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Greece Won’t Extradite Slain Journalist’s Whistleblower Source to Malta

June 15, 2018

ATHENS — Greece’s Supreme Court has rejected a second bid by Malta for the extradition of a Maria Efimova, a Russian whistleblower who helped a murdered Maltese journalist investigate money-laundering in high places.

The June 14 ruling upheld an earlier decision in April by a lower court, which had judged the Maltese extradition request bid vague and irregular and not in accordance with European Union arrest warrant procedures.

The island nation had wanted to arrest Efimova, a former bank employee for allegedly providing false evidence that could lead to another’s conviction, making false accusations to authorities and theft after her revelations led to probes of corruption at the highest-level of government, leading up to the office of Prime Minister Joseph Muscat.

Efimova, 35, had helped Maltese journalist Daphne Caruana Galizia, who was killed in a targeted car bombing on Oct. 16. Three Maltese men have been ordered to stand trial for her slaying.

Efimova surrendered to police in Athens in March, citing fears for her life. She is now free.

Efimova, 36, had revealed what she called evidence of a massive scandal at her bank that was being looked into by Galizia.

Efimova earlier told the court she feared she would be killed if she’s forced to return. She had fled to Cyprus with her family before turning herself into police in Greece, seeking protection.

She said she’s the only living witness who can provide evidence of corruption at the highest level in Malta, a European Union country with a notorious reputation for scandal.

“Daphne is no longer here. The only witness will be me. This is why it is possible they don’t want me to exist,” she said, Kathimerini reported.

Efimova was employed for three months in 2016 by the Maltese-registered Pilatus Bank. Her first contact with Caruana Galizia was by email in October 2016 and their co-operation started in February 2017.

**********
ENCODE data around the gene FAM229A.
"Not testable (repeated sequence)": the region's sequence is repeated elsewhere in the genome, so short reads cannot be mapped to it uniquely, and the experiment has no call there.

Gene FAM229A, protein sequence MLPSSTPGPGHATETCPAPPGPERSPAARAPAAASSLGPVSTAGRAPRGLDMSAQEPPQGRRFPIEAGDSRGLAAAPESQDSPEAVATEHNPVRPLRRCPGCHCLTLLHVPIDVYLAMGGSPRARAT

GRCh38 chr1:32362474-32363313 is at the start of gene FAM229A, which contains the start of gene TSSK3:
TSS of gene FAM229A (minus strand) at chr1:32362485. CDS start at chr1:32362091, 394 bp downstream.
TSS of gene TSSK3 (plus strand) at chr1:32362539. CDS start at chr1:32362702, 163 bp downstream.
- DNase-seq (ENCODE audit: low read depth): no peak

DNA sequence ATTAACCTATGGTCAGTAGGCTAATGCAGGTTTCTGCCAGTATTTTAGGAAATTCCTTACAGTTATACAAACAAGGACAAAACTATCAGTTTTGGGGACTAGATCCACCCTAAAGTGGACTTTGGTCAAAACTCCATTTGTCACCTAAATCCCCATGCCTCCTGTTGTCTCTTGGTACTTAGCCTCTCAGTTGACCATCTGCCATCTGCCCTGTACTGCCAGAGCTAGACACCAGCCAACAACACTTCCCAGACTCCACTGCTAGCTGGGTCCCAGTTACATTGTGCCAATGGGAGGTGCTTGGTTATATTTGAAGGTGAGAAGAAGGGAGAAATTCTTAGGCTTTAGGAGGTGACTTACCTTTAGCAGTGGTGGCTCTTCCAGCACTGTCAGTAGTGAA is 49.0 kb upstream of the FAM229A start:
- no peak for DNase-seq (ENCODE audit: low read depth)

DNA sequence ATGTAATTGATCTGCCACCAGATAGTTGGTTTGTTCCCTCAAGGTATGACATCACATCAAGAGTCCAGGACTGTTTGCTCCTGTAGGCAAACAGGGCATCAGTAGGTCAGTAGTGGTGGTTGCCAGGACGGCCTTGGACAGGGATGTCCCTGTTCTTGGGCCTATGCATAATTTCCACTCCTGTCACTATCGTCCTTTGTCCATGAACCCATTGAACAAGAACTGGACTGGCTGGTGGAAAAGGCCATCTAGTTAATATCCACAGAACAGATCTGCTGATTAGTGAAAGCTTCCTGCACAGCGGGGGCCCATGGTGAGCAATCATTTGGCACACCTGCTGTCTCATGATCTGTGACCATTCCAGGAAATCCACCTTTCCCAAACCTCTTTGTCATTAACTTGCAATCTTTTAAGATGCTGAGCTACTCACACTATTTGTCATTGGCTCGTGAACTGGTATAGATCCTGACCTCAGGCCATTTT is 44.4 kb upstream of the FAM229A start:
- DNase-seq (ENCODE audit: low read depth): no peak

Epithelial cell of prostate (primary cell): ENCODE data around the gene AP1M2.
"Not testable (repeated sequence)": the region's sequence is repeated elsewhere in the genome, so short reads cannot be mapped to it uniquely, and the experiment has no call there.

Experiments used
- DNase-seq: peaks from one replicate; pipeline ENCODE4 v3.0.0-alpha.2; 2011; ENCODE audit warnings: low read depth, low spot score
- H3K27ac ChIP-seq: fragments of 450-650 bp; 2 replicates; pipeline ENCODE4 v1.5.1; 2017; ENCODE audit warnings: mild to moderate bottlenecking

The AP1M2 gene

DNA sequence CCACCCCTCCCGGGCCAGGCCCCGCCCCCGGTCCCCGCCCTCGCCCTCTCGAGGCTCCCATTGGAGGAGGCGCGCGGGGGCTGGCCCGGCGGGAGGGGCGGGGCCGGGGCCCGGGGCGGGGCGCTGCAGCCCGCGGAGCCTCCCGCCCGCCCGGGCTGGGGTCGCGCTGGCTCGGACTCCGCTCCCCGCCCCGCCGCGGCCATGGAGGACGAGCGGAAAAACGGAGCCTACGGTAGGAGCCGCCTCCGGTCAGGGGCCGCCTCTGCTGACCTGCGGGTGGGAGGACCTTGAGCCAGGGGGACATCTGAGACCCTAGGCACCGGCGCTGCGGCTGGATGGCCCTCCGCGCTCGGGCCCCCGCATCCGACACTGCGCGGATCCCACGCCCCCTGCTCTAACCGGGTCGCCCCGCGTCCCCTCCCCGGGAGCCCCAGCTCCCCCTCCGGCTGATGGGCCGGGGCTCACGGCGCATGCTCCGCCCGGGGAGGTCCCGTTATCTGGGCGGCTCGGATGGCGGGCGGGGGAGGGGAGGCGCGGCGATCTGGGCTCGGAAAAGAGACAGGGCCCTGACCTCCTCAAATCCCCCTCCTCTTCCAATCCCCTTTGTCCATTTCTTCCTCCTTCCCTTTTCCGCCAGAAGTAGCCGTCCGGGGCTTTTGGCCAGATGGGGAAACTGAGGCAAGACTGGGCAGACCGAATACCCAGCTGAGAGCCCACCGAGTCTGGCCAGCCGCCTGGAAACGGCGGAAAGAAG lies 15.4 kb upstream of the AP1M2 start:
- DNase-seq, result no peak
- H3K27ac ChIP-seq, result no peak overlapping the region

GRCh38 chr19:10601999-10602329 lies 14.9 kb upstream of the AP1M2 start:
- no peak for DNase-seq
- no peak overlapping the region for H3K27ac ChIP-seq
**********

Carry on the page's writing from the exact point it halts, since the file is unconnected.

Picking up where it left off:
Efimova told the newspaper Kathimerini in an interview how fearful she was after Galizia’s case. “It was I who first sent an e-mail to Daphne. I had read her articles on the activities of Pilatus Bank. She had some information and I decided to help her. Before I left Pilatus, I had gathered evidence on its illegal activities,” Efimova said.

She had worked for the President of the Pilatus Bank who is now facing charges in the United States.

According to the journalist’s research, Pilatus Bank is alleged to have been the broker for shady transactions by the company Egrant Inc. that reportedly belonged to Muscat’s wife. She and her husband have denied any wrongdoing.

Efimova told Kathimerini her name was leaked to the press on May 2016. “A judge gave my name to the press. After Caruana’s reports, I went to testify on everything I knew. I didn’t join a witness protection program, but the judge assured me my name would remain secret,” she said.

She decided with her Greek husband and their two children to leave Malta on June 2017.

“We went to several countries before ending up on Crete in September. I was watching news in Malta. It was mainly focused on an imminent parliamentary election and I assumed that my case was slowly being forgotten. But in October Caruana was murdered in a car bombing. I didn’t ask for protection but I spoke with a delegation of MEPs and told them I am ready to help the investigation and find the journalist’s killers,” she said.

“There was fear that something would happen to me before the arrest, as part of the information on the bank’s activities had come from me,” she said.

(Material from the Associated Press was used in this report)

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